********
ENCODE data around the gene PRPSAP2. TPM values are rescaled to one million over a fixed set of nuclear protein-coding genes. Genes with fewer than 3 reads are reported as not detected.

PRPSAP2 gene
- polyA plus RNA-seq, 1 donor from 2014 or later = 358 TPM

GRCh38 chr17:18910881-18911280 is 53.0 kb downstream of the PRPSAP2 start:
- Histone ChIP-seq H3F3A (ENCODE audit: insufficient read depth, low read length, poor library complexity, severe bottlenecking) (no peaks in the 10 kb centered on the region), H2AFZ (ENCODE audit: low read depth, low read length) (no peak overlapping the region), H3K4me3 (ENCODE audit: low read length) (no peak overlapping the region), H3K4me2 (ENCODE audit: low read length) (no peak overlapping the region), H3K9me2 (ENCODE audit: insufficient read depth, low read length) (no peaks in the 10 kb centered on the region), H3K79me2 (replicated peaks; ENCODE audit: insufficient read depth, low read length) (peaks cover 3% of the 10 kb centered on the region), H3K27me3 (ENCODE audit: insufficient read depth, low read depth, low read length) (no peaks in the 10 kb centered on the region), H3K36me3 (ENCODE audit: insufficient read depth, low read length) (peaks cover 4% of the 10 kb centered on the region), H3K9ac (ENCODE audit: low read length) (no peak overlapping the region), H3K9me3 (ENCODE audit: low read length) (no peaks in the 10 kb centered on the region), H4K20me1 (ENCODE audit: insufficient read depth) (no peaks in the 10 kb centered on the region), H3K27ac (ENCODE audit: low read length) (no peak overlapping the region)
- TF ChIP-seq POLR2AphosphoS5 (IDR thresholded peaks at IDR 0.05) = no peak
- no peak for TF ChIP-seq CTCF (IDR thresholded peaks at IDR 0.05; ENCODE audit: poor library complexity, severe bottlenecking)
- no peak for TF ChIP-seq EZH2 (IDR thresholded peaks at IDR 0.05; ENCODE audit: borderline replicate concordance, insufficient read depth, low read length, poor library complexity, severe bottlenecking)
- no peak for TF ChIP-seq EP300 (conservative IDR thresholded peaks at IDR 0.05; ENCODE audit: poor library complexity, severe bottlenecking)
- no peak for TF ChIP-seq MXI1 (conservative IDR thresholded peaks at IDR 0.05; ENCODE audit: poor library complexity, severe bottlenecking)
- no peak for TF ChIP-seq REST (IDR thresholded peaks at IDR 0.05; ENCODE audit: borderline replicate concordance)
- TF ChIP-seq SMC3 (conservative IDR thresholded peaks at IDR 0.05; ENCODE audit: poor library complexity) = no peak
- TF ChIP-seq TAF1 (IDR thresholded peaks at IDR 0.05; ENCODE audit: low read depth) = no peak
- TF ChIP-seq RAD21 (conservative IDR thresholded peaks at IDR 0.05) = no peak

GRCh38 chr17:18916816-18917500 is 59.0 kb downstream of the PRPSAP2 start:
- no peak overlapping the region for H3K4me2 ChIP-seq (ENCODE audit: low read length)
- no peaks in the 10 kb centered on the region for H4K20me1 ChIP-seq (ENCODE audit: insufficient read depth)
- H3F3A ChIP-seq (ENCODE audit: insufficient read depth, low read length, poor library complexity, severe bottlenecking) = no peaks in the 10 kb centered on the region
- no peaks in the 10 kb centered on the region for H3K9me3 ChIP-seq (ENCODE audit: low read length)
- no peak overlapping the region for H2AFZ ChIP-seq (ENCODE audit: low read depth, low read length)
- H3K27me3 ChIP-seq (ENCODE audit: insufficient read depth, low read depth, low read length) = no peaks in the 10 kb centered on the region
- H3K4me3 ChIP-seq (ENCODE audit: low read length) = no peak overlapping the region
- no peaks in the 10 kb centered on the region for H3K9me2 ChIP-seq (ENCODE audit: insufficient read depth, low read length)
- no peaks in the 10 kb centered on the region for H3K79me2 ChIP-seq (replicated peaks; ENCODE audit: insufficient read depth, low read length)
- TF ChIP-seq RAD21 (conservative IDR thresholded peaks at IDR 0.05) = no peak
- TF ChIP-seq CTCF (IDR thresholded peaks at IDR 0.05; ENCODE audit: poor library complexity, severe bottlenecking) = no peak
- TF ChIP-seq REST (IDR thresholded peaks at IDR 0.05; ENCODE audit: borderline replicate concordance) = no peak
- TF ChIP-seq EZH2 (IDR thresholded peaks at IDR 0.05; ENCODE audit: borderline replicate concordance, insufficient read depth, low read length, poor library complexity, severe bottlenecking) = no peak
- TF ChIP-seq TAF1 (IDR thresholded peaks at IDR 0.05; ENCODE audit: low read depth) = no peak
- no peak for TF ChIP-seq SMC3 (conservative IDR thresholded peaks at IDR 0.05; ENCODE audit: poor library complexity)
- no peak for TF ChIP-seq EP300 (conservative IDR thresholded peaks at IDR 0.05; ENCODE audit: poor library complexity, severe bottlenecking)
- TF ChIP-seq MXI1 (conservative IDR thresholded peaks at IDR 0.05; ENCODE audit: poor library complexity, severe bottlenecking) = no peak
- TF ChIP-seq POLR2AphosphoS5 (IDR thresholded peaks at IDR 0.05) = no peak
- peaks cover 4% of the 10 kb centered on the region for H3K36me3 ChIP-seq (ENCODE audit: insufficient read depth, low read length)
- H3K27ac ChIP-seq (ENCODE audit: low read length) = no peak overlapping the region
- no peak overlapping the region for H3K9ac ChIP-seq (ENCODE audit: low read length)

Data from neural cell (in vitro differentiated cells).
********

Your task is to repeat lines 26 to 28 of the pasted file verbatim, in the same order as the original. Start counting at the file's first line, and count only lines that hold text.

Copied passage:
- TF ChIP-seq CTCF (IDR thresholded peaks at IDR 0.05; ENCODE audit: poor library complexity, severe bottlenecking) = no peak
- TF ChIP-seq REST (IDR thresholded peaks at IDR 0.05; ENCODE audit: borderline replicate concordance) = no peak
- TF ChIP-seq EZH2 (IDR thresholded peaks at IDR 0.05; ENCODE audit: borderline replicate concordance, insufficient read depth, low read length, poor library complexity, severe bottlenecking) = no peak